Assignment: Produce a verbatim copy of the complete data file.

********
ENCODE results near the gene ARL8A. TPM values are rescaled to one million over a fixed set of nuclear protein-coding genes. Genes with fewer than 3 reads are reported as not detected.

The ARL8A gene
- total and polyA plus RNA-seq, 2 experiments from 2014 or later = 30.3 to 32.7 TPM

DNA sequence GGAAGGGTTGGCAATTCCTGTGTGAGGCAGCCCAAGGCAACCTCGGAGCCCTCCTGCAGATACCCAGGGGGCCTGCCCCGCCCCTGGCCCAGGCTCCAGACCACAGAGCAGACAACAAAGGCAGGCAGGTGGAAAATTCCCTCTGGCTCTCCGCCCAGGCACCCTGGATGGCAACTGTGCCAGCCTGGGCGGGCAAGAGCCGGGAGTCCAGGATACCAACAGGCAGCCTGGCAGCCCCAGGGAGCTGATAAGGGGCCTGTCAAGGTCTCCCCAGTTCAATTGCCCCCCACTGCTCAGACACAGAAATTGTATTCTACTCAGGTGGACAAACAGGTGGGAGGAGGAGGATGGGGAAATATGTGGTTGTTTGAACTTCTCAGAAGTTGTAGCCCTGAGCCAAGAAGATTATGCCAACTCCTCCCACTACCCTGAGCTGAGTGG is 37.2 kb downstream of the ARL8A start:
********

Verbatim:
ENCODE results near the gene ARL8A. TPM values are rescaled to one million over a fixed set of nuclear protein-coding genes. Genes with fewer than 3 reads are reported as not detected.

The ARL8A gene
- total and polyA plus RNA-seq, 2 experiments from 2014 or later = 30.3 to 32.7 TPM

DNA sequence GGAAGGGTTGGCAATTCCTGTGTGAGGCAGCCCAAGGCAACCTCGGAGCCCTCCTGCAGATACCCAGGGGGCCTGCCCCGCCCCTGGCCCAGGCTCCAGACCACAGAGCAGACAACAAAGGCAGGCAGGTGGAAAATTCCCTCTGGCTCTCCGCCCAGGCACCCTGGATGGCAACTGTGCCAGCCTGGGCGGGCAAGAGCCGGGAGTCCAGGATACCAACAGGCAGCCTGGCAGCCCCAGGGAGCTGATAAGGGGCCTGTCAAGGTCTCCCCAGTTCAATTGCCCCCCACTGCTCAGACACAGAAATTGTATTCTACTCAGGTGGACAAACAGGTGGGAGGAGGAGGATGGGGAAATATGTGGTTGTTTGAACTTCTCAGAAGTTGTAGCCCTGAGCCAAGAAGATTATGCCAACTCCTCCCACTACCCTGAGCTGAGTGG is 37.2 kb downstream of the ARL8A start: